It has so far been one of the lowest of low-key election campaigns, but this time next week it should be clear what the next German government will look like. And this is not quite the foregone conclusion it looks. For while Angela Merkel looks certain, barring some last-minute surprise, to win a second term as Chancellor at the head of her centre-right CDU-CSU alliance, it is less evident what her coalition options, and so her policy possibilities, might be.
In different circumstances, Ms Merkel might have been contemplating the prospect of governing without a coalition. But the German proportional system militates against that. So does Ms Merkel's temperament. She has fought a muted, critics would say almost non-existent, campaign that has amounted to little more than business as usual. Her pitch focuses on her steadiness and competence and the trust she has undoubtedly inspired in many voters. She is not naturally drawn to the limelight, and campaigning is not her natural metier.
Governing, on the other hand, in a coalition which has to be negotiated and managed, has played to her strengths. The partnership with the centre-left Social Democrats – a "grand coalition" that attracted doom-laden forecasts at the outset – is an arrangement that has generally served Germany well. Steered with growing confidence by Ms Merkel, this combination has seen Germany through a sharp recession and presided over the country's return to international involvement. It has also served Ms Merkel well. After four years as Chancellor, she is a considerable figure, not just on the German, but on the European, and increasingly the world, stage.
The real question to be answered by next Sunday's election is who will form Ms Merkel's coalition this time around. She favours an alliance with the free-market FDP, the small party that has traditionally partnered the CDU-CSU. And the positive feelings are reciprocated. The suave FDP leader, Guido Westerwelle, has said that this would be his party's preference, too.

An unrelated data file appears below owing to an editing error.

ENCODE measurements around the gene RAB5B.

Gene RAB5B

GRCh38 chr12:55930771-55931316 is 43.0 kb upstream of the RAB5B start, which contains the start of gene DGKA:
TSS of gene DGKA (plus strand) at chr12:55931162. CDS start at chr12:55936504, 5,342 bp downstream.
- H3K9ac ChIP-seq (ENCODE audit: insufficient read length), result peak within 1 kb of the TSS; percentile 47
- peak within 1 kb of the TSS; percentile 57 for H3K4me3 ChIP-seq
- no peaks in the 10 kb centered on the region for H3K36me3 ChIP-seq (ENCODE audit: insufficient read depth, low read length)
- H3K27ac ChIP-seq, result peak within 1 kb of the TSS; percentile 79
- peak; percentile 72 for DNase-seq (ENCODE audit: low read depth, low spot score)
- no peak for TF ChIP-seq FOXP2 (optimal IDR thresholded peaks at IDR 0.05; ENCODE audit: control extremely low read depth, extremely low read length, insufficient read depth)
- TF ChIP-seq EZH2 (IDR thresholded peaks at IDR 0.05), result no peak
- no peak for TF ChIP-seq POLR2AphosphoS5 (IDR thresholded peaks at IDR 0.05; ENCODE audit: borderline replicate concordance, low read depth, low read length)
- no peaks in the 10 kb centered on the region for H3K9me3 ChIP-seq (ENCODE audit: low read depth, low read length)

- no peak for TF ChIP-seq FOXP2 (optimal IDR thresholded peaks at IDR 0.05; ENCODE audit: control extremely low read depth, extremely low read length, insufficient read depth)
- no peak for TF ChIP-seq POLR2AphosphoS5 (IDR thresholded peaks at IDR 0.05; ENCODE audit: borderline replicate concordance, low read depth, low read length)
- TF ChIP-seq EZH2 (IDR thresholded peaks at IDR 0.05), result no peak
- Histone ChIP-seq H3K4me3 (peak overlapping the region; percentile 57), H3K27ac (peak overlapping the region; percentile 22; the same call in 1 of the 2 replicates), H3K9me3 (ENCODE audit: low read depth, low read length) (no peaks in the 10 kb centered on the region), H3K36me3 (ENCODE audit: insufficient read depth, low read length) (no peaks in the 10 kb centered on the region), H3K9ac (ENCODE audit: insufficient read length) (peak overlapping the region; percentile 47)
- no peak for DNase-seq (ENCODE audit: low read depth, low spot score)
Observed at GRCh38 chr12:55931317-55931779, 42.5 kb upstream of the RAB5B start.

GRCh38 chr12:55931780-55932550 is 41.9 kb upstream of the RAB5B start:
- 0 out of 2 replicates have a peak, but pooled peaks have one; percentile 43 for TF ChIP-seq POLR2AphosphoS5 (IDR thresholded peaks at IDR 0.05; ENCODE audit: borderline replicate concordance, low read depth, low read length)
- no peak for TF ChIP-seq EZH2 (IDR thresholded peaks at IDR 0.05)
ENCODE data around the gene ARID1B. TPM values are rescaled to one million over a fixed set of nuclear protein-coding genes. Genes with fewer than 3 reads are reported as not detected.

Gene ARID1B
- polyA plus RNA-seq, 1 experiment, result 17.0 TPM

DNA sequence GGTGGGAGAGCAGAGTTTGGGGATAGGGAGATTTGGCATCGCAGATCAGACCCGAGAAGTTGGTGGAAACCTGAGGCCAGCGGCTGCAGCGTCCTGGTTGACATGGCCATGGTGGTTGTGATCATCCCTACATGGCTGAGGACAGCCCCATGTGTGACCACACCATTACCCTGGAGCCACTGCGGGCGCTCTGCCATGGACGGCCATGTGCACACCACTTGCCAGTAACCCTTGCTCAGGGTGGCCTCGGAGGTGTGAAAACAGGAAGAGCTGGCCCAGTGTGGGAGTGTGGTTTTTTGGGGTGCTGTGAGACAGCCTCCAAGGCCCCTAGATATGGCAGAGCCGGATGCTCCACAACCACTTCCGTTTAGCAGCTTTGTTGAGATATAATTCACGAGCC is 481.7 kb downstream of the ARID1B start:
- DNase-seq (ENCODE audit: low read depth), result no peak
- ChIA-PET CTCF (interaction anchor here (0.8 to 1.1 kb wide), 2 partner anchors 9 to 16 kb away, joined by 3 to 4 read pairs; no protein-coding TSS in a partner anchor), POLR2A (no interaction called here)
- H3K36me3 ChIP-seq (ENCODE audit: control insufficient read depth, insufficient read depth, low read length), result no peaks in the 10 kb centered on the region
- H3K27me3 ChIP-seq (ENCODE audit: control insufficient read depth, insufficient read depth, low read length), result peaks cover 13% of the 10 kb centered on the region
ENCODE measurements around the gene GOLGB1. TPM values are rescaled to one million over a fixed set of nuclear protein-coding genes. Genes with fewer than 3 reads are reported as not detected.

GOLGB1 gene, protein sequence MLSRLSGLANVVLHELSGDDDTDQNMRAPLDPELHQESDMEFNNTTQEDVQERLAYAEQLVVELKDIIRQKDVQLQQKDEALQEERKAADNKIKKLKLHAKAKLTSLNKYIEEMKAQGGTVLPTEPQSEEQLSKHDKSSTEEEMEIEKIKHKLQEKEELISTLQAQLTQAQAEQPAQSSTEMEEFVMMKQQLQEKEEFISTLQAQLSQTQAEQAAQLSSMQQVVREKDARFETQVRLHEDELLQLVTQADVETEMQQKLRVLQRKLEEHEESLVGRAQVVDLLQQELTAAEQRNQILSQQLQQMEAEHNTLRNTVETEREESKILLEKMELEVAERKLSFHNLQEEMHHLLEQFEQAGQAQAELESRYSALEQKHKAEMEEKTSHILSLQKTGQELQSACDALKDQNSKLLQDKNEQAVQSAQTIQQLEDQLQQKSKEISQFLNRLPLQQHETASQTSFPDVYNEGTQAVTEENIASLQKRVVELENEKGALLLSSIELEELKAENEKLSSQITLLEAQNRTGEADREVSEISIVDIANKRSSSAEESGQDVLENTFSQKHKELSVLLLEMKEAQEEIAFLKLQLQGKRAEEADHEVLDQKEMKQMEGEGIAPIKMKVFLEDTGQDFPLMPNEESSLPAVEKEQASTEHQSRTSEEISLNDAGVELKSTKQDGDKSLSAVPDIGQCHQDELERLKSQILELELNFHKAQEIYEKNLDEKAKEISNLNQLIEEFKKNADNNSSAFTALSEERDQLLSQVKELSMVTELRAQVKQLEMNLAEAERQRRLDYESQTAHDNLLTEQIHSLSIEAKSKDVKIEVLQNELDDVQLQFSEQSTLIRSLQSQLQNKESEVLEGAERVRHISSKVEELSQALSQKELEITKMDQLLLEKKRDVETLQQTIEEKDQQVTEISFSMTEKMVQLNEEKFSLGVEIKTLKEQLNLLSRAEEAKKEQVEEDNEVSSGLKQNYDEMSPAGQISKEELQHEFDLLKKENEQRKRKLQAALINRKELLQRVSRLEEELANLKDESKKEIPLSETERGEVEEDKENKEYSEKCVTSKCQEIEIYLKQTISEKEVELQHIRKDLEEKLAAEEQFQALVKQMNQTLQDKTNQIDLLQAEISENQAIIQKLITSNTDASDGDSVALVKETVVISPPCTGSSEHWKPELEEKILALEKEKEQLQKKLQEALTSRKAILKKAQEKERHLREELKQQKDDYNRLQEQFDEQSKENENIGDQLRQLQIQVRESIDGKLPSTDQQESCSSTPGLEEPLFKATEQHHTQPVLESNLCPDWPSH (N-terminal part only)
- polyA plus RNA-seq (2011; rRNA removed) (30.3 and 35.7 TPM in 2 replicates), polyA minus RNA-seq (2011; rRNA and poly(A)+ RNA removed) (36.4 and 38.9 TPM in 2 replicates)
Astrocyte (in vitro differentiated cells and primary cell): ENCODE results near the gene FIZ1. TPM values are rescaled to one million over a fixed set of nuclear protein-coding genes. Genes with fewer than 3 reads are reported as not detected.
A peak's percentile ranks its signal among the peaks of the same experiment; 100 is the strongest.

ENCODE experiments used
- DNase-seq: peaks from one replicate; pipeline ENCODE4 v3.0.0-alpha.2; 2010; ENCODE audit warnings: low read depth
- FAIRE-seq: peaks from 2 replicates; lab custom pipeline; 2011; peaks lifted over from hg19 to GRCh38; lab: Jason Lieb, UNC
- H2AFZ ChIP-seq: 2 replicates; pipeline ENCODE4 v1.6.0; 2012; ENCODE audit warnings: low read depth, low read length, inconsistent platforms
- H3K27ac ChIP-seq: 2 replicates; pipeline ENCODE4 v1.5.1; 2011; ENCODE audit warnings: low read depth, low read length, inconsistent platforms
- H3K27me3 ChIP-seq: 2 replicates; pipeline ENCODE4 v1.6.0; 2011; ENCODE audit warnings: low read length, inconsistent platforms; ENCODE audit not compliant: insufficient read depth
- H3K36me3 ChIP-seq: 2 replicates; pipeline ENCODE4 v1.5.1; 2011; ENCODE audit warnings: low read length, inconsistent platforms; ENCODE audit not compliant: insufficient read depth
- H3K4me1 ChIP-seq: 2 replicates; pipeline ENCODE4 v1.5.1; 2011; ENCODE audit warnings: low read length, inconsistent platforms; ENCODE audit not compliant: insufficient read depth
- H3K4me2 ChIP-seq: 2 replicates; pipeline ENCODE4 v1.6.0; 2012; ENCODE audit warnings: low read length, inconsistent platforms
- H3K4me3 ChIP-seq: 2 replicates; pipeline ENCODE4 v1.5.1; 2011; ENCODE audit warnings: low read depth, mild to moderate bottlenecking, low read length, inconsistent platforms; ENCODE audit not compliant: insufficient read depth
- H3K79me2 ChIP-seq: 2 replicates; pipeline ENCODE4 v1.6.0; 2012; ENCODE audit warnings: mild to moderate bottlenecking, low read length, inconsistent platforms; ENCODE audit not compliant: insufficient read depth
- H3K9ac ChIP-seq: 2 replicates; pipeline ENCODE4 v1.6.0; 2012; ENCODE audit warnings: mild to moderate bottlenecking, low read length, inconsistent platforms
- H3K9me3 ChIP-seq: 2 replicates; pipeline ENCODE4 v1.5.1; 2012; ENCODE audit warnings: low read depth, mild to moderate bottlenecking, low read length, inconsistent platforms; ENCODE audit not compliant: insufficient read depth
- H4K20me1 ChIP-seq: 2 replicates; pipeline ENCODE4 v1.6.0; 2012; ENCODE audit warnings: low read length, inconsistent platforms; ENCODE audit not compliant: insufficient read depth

The FDP has made small but steady gains in the polls, in a campaign that has seen the other parties' projected share of the vote at best remain stable. The big losers look likely to be the Social Democrats (SPD), who currently lag more than 10 points behind the CDU-CSU. In electoral terms, the SPD's years in coalition have been a liability. The party is also losing support to the Linke, an energetically-led party further to the left. With the Greens holding steady, too, the centre-left looks set to be seriously squeezed.
Yet the collapse of the SPD is no foregone conclusion, at least not since the televised debate a week ago. The SPD leader, Frank-Walter Steinmeier, gave a convincing performance to emerge from Ms Merkel's shadow as a potential Chancellor in his own right. His call to reconsider the presence of German troops in Afghanistan was a small coup that encroaches on ground claimed by the smaller parties on the left.
For Ms Merkel, though not for Mr Steinmeier, a new "grand coalition" would be a second-best result, necessitating more of the same painstaking compromise that has marked the past four years. In so far as she has divulged any second-term policies, she seems to see herself in an old-fashioned CDU mould, while her courting of the FDP may suggest an ambition be to revive Germany as Europe's economic powerhouse.
While that could mean an improved climate for business in Germany, Ms Merkel has still to show how much of a tax-cutting, enterprise-orientated free-marketeer she really is. On Sunday, German voters will have to choose: do they trust Ms Merkel enough to govern without centrist constraints, or is what they really want more of the same?